Our two top-picks for value-focused portfolios are Pfizer (PFE - Free Report) and Johnson & Johnson (JNJ - Free Report) . Both companies are trading around 1X growth (PE/G). Pfizer will struggle to grow the top-line over the next few years, but the company's big dividend and big cash balance should make it a great investment for the long-haul.

Here is one of our favorite stats: Pfizer's $30+ billion in cash is enough to buy Biogen Idec (BIIB - Free Report) , Amylin (AMLN), Forest Labs (FRX), Sepracor (SEPR), Dendreon (DNDN), Arena (ARNA), Onyx (ONXX), OSI Pharma (OSIP) and Elan (ELN) -- all without issuing one share. Watch for Pfizer to put its cash to work in 2009 to help grow that stagnant top-line in the future.

J&J's defensive nature allowed the company to hold up well over the past year. J&J was the third-best-performing DOW stock in 2008 thanks to the reliability and consistency of its medical device and consumer healthcare business. We expect J&J to be acquisitive in 2009 as well, and the pharmaceutical pipeline is among the largest in the industry.

In the large-cap biotechnology market, we remain bullish on Genentech and Biogen Idec (BIIB - Free Report) . Both core businesses remain solid, and both companies have an enormous biologic pipeline and manufacturing footprint. These are two key assets that should allow both Genentech and Biogen to outperform when normalcy returns to the market.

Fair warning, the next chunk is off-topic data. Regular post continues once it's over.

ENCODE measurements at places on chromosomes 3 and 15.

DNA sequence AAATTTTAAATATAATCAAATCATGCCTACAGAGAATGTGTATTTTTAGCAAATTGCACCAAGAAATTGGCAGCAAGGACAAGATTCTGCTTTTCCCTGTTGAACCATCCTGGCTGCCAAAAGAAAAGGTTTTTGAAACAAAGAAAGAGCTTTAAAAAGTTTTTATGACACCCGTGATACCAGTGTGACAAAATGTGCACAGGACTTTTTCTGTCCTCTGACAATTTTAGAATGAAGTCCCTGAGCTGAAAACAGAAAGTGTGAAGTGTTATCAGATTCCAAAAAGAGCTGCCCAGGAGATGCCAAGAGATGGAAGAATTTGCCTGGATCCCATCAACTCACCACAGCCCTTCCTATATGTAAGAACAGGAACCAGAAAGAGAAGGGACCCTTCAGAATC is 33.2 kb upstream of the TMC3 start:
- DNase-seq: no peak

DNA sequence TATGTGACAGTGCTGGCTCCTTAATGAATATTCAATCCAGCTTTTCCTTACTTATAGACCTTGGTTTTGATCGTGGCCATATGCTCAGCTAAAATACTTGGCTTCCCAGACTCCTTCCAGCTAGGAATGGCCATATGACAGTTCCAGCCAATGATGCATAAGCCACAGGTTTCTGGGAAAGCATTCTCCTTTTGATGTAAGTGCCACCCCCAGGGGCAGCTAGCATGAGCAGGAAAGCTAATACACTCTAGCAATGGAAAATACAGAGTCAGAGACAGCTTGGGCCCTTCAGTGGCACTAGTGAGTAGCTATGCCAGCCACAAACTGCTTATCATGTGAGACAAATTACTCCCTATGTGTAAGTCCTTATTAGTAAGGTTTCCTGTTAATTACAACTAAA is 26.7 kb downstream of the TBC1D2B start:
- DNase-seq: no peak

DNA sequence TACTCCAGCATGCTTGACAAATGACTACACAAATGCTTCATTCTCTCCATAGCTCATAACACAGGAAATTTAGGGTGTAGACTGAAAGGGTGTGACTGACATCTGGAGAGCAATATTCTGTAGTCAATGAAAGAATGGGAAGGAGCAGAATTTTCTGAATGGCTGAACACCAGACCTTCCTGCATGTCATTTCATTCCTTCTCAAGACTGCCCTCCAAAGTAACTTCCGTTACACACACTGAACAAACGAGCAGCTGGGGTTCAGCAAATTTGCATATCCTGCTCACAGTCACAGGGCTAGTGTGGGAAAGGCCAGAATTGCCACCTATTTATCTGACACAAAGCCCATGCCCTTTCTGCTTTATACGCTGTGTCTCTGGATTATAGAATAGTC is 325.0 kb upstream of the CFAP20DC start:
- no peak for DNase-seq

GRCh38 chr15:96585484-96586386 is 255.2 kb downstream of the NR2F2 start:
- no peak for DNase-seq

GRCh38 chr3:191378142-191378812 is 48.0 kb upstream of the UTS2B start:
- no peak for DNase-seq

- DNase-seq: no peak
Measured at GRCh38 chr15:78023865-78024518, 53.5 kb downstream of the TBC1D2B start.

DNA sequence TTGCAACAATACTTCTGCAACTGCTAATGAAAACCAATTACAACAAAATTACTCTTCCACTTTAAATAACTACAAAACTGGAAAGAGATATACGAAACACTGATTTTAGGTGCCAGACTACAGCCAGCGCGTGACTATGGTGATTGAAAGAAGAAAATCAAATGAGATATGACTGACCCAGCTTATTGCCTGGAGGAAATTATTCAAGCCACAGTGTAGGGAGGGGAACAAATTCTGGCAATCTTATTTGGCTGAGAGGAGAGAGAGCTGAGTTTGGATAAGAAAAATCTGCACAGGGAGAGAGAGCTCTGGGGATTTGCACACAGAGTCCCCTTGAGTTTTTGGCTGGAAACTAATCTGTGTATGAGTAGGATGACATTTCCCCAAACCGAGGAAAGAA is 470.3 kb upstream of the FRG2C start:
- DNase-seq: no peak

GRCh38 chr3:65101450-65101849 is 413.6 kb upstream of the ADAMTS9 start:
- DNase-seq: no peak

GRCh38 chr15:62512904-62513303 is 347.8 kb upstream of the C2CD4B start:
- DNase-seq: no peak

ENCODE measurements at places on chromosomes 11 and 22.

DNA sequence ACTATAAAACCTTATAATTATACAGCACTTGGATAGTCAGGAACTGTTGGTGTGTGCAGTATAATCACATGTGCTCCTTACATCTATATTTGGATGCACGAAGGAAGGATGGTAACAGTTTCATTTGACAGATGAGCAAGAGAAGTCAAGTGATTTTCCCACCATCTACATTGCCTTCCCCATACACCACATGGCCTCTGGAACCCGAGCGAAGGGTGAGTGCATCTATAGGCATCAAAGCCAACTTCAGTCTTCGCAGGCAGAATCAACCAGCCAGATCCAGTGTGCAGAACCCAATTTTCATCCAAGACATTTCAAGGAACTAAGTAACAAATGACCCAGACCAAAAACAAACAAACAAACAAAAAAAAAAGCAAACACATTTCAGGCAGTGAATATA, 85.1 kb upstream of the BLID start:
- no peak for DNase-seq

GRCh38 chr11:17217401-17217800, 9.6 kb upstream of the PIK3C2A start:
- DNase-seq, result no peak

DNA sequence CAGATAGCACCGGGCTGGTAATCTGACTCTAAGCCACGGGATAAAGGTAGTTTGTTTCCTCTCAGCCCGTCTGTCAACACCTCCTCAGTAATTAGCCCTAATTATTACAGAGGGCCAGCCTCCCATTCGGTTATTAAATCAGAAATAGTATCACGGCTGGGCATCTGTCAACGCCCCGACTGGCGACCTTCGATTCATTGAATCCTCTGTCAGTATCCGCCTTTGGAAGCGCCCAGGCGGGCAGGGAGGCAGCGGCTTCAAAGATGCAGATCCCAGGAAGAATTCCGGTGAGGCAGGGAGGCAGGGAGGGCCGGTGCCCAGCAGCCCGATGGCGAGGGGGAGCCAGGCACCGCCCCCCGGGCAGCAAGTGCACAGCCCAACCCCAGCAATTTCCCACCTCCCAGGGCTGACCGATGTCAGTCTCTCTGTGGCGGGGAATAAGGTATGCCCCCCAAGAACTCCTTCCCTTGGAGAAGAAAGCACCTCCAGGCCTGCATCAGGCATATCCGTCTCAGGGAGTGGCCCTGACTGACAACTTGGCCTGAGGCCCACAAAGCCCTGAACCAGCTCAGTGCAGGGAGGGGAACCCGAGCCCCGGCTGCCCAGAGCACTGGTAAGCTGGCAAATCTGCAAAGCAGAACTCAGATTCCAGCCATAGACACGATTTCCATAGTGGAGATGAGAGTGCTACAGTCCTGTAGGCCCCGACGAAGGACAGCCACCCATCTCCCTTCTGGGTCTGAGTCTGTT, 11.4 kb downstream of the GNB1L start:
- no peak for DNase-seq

We also favor Amgen (AMGN - Free Report) and Gilead (GILD - Free Report) on a pullback. Large-cap biotech was strong in 2008; that trend should continue in 2009.


Avoid names that are in the opposite position. Stay away from anyone trading on the hopes and prayers of a phase III trial outcome or the decision of the FDA. Now is not the time to be taking on risk. The number of new entity approvals was 24 in 2008, up from 18 in 2007, but the number of rejections and delays was also up.

Throughout 2008, it seemed as though just about every FDA action (PDUFA) date was pushed back and delayed. We saw our share of surprise rejections and clinical failures last year, as well. Drug development is a risky business; the success rate on new drugs from preclinical to approval is less than 5%.

Stay away from companies that are all ideas and no assets.  Above we discussed some key measures to hang your hat on: cash, dividends, pipelines and strategic assets like biologic manufacturing. If your target company has none of these, now is probably not the best time to roll the dice.

Run from any company looking for money or looking to raise money in the next year. Interest rates on direct financing loans are going to be through the roof, and stock prices are down so big that share offerings will be painfully dilutive.  Unless the company is looking to partner with large-cap pharma, expect out-of-cash small-cap biotech to remain out-of-favor.

Finally, do not try to predict which companies are going to be taken out. There are far too many small-cap names, and big pharma rarely comes in to rescue of stocks below $5. We do not recommend trying to catch falling knives such as Amylin (AMLN), Forest Labs (FRX), Arena (ARNA), Sepracor ([url=]SEPR[/url]) or United Therapeutics (UTHR). Rather, wait for the recovery and buy any one of the above down-and-out names when confidence returns.  Until then, now is not the time to try to be a hero.

Last updated:  January 2, 2009